Appalachia Christmas

Gathering Greenery for Christmas


“Other days they went to certain ridges where the mistletoe was known to grow in the bare branches of oak and black gum trees. Though the children knew next to nothing of Santa Claus and all the modern paraphernalia of Christmas, they attached a special significance to the holly and mistletoe. Why, they did not know. Corie and Sally had long been in the habit of bringing these evergreens into the house at Christmastime. Some of the children knew that the holly tree had once been a thorn bush,  and because it had made thorns for Christ’s head was forever condemned to stand all winter in the cold, shedding blood, and holding its leaves to the snow and cold without folding them away in buds as did the other trees.

They gathered cedar, too, and often on the ridge sides they found wintergreen, the leaves of which were good for tea, and the berries better than any candy, so the children said, but by some wordless agreement they never ate any, but gave the small red bits of spiciness to Teacher. Though she cared little for them, she would take and eat all they gave her, and the children would be pleased because they had given something to Teacher.”

“Mountain Path” – Harriette Simpson Arnow


“Mountain Path” is one of my favorite books. If you’ve never read it you should.


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  • Reply
    December 21, 2018 at 12:16 pm

    I enjoy most of the local greenery outdoors and tend not to gather it, but yesterday I went and bought a balsam tree at the local greenhouse, and now it’s soaking up water and making my porch smell wonderful. I thought of your tree when I brought it in, Tipper – even after I trimmed the trunk, it still touches the ceiling at the low end of the porch! Lights will be going on the branches soon, to be lit up at 5:23 PM tonight – the moment of Winter Solstice here. And it will help make this gloomy, rainy day a lot more cheerful!

  • Reply
    December 20, 2018 at 7:58 pm

    Enjoying all your Christmas posts especially this one. Gathering greenery to decorate at Christmas is always fun. Thanks for sharing. Merry Christmas to you nd your family.

  • Reply
    b. Ruth
    December 20, 2018 at 3:05 pm

    I love gathering greenery for Christmas decorations….Cedar fills the house with an aroma that stays in the corner of ones mind for years…So many things a person can make with just a few branches of Cedar. Holly and Mistletoe also is a favorite and even some dark green Ivy to wrap around branches… There is nothing prettier than a large plain crystal vase with branches of Holly…”What no red berries on it”…Well, fill the bottom with small plastic or glass red marbles or bulbs…then hang some of those mini red ornaments on the Holly branches…Mistletoe…always hung with a ribbon over a dining room doorway where guests get an unexpected kiss or use in a Kissing Ball…I posted on here years ago…How about those huge leathery Magnolia leaves…either pick up and wire to a branch or use a fresh branch…some folks like to spray them silver or gold..Me, I just love them natural deep green…Pine also is a favorite for a filler for Kissing Balls or Balsam or for tying together, attaching a big bow for the mailbox, step rails or doorway…My Daddy said they would gather Ground Ivy in long pieces for trailing across a fireplace or wrapped in a large circle for a wreath…I lost one of my stands when they cut out the pines…they are an undergrowth plant…I won’t gather much anymore due to trying to save what we have on the North side. Teaberry is still abound. Don’t forget the Galax leaves! I could go on and on about all the greenery available to use for Christmas décor..Also, Pine cones of different shapes, sprayed white, gold or silver glitter decorated…or natural hung by colorful ribbons and a bow…I love Christmas decorations the natural way….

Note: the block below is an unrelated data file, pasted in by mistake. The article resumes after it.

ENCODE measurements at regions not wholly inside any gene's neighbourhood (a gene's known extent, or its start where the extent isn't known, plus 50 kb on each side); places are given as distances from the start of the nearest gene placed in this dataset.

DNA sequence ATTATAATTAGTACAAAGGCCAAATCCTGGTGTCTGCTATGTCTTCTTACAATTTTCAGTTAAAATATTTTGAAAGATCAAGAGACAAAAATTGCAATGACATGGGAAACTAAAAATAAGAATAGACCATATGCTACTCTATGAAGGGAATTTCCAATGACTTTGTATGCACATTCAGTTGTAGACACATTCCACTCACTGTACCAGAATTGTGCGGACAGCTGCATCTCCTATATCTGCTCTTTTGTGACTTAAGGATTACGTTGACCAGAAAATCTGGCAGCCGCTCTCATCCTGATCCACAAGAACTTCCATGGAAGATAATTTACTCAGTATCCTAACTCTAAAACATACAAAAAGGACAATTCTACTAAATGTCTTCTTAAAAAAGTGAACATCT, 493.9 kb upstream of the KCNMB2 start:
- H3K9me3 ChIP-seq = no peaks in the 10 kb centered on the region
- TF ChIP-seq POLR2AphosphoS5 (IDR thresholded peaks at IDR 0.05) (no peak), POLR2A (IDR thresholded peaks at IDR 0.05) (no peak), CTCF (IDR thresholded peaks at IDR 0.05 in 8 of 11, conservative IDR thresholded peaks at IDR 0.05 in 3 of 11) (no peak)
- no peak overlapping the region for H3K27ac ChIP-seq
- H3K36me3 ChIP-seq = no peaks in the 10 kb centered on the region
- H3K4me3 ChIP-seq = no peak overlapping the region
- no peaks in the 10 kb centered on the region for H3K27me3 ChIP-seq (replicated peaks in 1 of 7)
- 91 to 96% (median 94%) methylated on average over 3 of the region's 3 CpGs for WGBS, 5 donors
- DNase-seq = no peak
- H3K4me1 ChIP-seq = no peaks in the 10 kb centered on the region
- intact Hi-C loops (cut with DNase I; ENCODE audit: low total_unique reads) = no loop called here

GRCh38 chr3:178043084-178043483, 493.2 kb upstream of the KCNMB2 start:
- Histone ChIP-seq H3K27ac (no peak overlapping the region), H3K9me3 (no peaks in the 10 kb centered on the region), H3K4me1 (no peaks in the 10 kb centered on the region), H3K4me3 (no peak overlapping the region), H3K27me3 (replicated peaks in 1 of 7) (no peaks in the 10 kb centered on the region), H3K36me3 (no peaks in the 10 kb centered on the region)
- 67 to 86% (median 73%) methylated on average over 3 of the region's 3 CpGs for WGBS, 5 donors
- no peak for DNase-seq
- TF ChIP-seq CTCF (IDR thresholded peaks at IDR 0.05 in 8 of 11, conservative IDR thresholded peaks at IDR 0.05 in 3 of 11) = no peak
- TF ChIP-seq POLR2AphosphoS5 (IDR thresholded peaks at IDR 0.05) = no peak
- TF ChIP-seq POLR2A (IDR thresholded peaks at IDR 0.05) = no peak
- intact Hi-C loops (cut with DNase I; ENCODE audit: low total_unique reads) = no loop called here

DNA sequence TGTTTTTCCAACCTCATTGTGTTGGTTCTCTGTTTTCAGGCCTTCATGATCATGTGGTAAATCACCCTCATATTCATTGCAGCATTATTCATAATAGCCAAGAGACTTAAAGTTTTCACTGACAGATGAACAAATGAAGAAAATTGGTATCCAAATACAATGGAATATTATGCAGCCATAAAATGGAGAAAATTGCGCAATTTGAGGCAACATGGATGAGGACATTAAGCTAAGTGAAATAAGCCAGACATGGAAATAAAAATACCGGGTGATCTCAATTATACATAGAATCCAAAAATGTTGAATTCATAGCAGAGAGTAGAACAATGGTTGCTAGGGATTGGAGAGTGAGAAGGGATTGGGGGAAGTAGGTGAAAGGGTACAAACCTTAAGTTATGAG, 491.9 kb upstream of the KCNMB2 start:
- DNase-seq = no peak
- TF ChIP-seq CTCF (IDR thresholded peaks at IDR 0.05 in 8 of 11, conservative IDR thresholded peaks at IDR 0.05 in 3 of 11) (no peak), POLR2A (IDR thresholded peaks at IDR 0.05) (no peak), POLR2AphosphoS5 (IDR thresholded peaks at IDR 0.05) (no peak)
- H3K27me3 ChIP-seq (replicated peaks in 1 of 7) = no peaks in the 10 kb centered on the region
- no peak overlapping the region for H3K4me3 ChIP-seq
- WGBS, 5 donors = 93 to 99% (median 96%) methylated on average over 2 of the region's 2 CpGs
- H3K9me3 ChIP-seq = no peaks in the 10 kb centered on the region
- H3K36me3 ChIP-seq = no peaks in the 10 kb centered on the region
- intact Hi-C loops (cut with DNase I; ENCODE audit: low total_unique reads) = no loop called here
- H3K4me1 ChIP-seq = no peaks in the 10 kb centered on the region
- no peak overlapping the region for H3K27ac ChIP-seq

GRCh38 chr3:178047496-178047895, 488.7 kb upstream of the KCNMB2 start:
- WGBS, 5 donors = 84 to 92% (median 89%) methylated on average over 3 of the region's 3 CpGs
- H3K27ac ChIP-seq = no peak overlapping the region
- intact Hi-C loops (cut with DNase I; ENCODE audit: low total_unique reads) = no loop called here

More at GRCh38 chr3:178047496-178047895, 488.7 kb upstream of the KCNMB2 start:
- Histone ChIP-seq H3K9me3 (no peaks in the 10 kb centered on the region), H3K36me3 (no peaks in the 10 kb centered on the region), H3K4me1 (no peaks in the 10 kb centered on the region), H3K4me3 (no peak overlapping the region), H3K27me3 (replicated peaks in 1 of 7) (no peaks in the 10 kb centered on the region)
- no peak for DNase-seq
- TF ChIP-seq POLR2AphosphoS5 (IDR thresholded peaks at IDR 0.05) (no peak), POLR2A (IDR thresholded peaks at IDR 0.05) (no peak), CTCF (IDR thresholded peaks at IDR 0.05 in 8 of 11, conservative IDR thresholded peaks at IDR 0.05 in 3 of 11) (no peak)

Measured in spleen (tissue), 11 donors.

Have you checked in with Don Casada this year?…He and his wife make the most beautiful door decorations using natural plants from his yard and woodland trips…
    Loved this post today….
    It has been raining…most of the day today…wishing for clear days or and snow…Does anyone know why a cloudy, cold day with big fluffy snow flakes makes one feel much better than a deep dark cloudy drenching rainy day….?
    Thanks Tipper…keep dry if you are out and about today…

  • Reply
    Jim Casada
    December 20, 2018 at 2:13 pm

    Tipper–I’m surprised she didn’t mention galax, although it’s possible it didn’t grow in Arnow’s native stomping grounds (Kentucky, if memory serves). It was an important plant for mountain folks in Yuletides of yesteryear, not only because of the beauty offered by its shiny leaves of bright green and magenta, but because city folks paid perfectly good cash money for it during the Christmas season. Gallackers, as folks who gathered it were known, worked with a will during early December to earn a bit of money from what nature provided.

    Jim Casada

  • Reply
    Roger Brothers
    December 20, 2018 at 11:41 am